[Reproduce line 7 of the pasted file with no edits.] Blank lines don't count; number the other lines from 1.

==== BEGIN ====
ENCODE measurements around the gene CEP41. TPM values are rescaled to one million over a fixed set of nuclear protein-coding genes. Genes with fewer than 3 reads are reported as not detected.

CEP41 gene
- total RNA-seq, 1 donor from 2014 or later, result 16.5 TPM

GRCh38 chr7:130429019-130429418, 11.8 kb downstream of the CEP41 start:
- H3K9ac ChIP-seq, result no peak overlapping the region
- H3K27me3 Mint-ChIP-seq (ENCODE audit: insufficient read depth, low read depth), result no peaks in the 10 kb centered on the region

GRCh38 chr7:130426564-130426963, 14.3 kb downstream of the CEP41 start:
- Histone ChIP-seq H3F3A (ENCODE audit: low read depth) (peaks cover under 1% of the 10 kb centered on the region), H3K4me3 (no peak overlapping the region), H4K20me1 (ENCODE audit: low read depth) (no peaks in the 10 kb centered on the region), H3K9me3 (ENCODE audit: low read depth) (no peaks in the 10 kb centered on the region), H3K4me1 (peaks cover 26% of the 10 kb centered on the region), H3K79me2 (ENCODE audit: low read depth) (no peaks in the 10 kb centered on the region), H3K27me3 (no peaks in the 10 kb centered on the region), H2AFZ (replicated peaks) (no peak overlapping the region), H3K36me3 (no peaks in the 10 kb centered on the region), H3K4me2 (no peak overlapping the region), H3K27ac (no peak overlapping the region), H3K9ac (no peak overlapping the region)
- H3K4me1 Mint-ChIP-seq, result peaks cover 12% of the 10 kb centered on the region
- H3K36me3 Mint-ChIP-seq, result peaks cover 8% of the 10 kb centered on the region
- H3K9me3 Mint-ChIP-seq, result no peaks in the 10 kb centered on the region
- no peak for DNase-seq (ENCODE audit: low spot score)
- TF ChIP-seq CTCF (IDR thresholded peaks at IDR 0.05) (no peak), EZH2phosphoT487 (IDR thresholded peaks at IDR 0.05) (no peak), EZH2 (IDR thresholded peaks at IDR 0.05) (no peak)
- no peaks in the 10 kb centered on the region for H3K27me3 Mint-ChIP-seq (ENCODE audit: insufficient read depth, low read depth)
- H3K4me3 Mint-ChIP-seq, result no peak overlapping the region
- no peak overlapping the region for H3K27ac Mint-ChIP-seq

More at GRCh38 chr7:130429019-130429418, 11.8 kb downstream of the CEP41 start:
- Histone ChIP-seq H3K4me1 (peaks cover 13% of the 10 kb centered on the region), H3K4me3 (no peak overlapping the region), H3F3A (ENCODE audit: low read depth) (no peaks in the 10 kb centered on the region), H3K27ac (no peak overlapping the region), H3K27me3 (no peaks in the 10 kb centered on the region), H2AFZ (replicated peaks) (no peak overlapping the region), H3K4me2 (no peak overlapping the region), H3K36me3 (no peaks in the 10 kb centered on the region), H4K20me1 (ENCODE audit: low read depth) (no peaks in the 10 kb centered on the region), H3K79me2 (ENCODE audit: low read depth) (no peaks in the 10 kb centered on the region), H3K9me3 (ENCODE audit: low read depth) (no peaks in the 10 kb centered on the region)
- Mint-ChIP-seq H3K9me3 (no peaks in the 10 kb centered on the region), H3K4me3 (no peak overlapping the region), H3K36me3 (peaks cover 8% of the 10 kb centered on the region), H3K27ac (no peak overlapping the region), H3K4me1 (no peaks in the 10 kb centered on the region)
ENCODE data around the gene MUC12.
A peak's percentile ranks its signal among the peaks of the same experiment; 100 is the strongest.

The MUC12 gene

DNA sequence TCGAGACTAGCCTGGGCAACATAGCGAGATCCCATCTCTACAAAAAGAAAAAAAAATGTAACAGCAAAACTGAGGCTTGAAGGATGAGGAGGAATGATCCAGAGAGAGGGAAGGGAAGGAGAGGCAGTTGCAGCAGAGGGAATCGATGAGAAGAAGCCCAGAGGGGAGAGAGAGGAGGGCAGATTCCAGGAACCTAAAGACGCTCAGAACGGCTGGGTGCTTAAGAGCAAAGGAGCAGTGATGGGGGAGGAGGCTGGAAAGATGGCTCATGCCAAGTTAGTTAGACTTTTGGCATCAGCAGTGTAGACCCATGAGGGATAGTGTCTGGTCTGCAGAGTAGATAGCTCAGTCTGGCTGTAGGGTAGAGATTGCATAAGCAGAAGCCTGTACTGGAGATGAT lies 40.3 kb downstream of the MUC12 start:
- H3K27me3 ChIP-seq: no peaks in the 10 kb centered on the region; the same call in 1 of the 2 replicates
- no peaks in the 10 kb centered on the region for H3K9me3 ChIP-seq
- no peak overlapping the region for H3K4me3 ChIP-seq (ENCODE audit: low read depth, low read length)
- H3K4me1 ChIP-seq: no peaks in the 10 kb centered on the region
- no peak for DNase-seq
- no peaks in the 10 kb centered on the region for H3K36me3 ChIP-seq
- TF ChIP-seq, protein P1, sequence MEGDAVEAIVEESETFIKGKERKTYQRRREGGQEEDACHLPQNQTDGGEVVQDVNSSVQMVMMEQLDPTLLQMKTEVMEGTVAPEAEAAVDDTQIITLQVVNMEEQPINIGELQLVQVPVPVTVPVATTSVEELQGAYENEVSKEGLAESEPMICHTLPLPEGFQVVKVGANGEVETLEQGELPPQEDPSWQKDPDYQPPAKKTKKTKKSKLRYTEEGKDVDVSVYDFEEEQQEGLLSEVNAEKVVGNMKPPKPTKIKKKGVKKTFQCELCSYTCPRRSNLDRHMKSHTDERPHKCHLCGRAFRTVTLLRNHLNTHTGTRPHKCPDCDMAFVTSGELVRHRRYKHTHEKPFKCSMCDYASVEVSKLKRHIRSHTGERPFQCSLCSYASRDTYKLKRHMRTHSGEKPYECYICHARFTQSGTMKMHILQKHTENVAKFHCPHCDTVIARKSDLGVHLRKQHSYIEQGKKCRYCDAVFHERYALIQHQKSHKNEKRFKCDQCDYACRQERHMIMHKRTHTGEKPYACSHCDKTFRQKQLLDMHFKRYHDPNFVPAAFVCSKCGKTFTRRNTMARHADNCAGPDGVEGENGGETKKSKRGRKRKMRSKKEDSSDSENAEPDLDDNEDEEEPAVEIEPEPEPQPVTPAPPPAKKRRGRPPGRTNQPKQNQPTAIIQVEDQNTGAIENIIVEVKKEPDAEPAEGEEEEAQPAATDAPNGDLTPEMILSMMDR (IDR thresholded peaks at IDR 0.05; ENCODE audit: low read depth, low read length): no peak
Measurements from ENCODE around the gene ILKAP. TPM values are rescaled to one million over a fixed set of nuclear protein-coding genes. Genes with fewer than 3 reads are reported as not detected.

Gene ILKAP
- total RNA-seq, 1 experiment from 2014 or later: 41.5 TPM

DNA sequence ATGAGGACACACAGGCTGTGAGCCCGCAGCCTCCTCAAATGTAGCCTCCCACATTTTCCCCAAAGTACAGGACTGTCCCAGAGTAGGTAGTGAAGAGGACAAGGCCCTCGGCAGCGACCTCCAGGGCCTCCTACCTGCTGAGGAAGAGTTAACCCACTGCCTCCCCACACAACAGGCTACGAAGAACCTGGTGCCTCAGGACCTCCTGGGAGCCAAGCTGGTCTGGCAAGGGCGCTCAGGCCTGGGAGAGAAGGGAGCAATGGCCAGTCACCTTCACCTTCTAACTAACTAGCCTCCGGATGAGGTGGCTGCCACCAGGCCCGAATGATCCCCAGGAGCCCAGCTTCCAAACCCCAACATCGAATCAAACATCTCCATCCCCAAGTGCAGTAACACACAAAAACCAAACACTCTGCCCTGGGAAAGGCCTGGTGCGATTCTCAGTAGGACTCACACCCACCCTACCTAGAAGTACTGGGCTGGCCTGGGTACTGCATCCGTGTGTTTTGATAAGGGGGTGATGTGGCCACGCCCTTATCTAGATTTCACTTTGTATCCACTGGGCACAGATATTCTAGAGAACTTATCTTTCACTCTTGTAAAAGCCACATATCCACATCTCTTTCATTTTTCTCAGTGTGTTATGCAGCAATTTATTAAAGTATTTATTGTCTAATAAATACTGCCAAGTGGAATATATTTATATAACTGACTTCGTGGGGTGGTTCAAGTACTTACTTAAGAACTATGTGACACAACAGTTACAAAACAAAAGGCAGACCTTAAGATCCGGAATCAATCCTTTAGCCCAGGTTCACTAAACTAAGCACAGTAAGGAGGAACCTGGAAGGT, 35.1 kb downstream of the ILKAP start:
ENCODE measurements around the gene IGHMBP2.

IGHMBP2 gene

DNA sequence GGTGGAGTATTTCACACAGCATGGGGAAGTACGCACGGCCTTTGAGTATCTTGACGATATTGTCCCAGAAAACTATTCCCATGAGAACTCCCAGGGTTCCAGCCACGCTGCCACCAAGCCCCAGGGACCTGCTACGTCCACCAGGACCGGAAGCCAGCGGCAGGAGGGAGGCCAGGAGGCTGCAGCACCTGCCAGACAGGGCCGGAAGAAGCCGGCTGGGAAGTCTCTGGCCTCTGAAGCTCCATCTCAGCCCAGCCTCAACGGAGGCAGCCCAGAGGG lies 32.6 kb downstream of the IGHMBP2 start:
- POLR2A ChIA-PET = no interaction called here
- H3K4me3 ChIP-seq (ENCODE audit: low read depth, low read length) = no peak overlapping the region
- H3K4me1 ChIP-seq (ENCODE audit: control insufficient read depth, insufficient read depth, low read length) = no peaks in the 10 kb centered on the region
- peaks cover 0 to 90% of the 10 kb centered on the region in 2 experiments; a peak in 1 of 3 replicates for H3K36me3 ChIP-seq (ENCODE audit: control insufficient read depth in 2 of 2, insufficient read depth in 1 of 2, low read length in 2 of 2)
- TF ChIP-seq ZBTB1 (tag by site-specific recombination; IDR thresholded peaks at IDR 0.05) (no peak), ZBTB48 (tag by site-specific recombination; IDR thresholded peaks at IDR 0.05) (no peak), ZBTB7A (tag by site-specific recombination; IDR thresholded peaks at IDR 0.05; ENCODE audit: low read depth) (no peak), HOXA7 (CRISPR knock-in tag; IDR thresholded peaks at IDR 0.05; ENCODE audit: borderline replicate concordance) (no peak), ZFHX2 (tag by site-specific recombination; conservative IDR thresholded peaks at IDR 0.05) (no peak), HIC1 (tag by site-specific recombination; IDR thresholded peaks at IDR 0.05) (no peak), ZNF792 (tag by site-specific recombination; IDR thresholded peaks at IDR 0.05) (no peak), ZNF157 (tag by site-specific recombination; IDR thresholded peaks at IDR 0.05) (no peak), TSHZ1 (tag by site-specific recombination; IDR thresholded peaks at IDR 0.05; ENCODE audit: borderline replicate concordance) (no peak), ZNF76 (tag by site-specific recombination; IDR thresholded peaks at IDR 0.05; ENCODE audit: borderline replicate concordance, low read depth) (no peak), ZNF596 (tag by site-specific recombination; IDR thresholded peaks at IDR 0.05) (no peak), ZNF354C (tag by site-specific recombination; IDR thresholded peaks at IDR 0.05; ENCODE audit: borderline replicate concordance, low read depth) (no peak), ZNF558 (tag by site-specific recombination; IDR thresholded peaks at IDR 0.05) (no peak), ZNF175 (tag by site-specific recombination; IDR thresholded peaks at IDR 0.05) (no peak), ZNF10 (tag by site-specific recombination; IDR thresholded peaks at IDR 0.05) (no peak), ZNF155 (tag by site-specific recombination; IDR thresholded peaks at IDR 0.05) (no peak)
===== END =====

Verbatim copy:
GRCh38 chr7:130426564-130426963, 14.3 kb downstream of the CEP41 start: